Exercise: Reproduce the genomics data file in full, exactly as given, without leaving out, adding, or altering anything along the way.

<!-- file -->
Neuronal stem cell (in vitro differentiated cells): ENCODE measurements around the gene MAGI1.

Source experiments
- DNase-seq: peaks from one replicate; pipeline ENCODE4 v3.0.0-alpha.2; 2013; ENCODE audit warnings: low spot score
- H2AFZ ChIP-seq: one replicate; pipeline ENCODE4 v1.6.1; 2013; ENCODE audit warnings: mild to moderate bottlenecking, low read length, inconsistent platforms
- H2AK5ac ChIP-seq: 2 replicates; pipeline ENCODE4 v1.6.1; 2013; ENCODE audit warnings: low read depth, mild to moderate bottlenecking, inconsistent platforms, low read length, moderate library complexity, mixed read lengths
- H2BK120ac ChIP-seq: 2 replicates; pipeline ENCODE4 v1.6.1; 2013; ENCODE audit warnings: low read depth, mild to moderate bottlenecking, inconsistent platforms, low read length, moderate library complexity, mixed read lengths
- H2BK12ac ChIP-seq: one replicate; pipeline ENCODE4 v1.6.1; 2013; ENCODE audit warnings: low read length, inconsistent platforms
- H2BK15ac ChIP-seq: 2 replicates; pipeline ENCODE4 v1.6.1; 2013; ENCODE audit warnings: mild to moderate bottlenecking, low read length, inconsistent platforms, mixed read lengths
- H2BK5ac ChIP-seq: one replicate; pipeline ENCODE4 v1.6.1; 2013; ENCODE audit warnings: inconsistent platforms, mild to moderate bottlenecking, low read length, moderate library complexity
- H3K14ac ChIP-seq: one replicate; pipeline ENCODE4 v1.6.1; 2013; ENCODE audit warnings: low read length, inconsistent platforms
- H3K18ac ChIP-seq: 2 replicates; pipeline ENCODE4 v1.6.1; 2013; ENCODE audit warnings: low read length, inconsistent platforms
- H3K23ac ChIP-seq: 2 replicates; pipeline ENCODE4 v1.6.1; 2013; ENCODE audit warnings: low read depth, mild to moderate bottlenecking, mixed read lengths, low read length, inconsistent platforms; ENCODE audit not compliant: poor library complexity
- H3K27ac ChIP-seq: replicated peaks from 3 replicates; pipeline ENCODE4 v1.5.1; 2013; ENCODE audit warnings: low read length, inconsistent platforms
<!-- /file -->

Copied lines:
Neuronal stem cell (in vitro differentiated cells): ENCODE measurements around the gene MAGI1.

Source experiments
- DNase-seq: peaks from one replicate; pipeline ENCODE4 v3.0.0-alpha.2; 2013; ENCODE audit warnings: low spot score
- H2AFZ ChIP-seq: one replicate; pipeline ENCODE4 v1.6.1; 2013; ENCODE audit warnings: mild to moderate bottlenecking, low read length, inconsistent platforms
- H2AK5ac ChIP-seq: 2 replicates; pipeline ENCODE4 v1.6.1; 2013; ENCODE audit warnings: low read depth, mild to moderate bottlenecking, inconsistent platforms, low read length, moderate library complexity, mixed read lengths
- H2BK120ac ChIP-seq: 2 replicates; pipeline ENCODE4 v1.6.1; 2013; ENCODE audit warnings: low read depth, mild to moderate bottlenecking, inconsistent platforms, low read length, moderate library complexity, mixed read lengths
- H2BK12ac ChIP-seq: one replicate; pipeline ENCODE4 v1.6.1; 2013; ENCODE audit warnings: low read length, inconsistent platforms
- H2BK15ac ChIP-seq: 2 replicates; pipeline ENCODE4 v1.6.1; 2013; ENCODE audit warnings: mild to moderate bottlenecking, low read length, inconsistent platforms, mixed read lengths
- H2BK5ac ChIP-seq: one replicate; pipeline ENCODE4 v1.6.1; 2013; ENCODE audit warnings: inconsistent platforms, mild to moderate bottlenecking, low read length, moderate library complexity
- H3K14ac ChIP-seq: one replicate; pipeline ENCODE4 v1.6.1; 2013; ENCODE audit warnings: low read length, inconsistent platforms
- H3K18ac ChIP-seq: 2 replicates; pipeline ENCODE4 v1.6.1; 2013; ENCODE audit warnings: low read length, inconsistent platforms
- H3K23ac ChIP-seq: 2 replicates; pipeline ENCODE4 v1.6.1; 2013; ENCODE audit warnings: low read depth, mild to moderate bottlenecking, mixed read lengths, low read length, inconsistent platforms; ENCODE audit not compliant: poor library complexity
- H3K27ac ChIP-seq: replicated peaks from 3 replicates; pipeline ENCODE4 v1.5.1; 2013; ENCODE audit warnings: low read length, inconsistent platforms